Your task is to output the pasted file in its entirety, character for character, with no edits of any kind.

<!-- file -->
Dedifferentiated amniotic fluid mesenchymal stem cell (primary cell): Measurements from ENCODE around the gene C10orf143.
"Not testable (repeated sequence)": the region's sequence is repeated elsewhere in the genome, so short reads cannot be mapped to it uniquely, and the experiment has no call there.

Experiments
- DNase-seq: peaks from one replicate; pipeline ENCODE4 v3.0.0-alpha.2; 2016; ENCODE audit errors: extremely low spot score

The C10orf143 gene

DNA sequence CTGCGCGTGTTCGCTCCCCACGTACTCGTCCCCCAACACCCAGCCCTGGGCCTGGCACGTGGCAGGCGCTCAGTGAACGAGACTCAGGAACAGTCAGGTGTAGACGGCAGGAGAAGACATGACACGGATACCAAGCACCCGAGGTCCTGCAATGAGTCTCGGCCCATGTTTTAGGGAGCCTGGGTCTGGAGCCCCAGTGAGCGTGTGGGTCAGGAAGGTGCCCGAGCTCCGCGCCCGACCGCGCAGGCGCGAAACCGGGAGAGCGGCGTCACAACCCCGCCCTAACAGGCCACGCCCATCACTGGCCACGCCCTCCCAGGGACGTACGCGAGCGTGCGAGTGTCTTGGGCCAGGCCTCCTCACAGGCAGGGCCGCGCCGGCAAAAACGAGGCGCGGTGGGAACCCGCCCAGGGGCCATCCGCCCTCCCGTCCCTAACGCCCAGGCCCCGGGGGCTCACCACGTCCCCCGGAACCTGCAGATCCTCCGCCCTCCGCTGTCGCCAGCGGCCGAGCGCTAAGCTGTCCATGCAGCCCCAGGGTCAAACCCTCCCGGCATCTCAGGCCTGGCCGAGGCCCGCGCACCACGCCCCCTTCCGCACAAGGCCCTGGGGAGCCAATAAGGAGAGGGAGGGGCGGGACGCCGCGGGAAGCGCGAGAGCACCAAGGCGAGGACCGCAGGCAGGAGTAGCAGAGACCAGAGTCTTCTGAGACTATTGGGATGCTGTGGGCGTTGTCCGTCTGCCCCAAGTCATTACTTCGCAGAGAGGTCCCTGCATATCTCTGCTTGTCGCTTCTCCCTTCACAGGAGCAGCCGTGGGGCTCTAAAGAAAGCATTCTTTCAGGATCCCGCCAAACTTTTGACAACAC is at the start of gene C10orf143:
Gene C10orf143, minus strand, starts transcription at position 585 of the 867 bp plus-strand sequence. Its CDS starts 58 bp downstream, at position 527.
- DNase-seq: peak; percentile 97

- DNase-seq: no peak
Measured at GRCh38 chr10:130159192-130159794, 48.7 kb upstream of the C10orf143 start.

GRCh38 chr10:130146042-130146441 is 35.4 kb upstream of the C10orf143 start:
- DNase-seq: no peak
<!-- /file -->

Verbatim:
Dedifferentiated amniotic fluid mesenchymal stem cell (primary cell): Measurements from ENCODE around the gene C10orf143.
"Not testable (repeated sequence)": the region's sequence is repeated elsewhere in the genome, so short reads cannot be mapped to it uniquely, and the experiment has no call there.

Experiments
- DNase-seq: peaks from one replicate; pipeline ENCODE4 v3.0.0-alpha.2; 2016; ENCODE audit errors: extremely low spot score

The C10orf143 gene

DNA sequence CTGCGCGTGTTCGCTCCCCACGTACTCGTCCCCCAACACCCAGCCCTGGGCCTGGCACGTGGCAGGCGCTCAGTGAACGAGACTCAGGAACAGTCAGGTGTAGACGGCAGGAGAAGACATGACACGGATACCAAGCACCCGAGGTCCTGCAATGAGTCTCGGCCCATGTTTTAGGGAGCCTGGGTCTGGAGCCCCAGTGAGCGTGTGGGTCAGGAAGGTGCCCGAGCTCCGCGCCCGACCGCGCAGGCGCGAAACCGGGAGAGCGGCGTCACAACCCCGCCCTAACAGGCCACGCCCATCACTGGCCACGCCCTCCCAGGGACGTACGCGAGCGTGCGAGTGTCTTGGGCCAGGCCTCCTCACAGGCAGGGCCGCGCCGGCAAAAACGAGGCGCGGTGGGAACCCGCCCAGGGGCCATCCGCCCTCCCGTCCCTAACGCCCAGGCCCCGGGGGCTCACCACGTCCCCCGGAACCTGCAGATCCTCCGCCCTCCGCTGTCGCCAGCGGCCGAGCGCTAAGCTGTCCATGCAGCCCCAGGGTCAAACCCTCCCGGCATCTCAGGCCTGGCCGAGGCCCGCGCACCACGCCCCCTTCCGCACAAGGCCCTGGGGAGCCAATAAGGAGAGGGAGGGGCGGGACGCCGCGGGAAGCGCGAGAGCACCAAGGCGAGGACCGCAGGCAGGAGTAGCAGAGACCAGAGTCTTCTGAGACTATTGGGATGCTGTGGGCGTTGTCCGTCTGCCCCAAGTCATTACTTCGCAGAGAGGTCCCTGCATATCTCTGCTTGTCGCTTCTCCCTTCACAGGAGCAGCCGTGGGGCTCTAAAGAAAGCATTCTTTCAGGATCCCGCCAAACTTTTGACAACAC is at the start of gene C10orf143:
Gene C10orf143, minus strand, starts transcription at position 585 of the 867 bp plus-strand sequence. Its CDS starts 58 bp downstream, at position 527.
- DNase-seq: peak; percentile 97

- DNase-seq: no peak
Measured at GRCh38 chr10:130159192-130159794, 48.7 kb upstream of the C10orf143 start.

GRCh38 chr10:130146042-130146441 is 35.4 kb upstream of the C10orf143 start:
- DNase-seq: no peak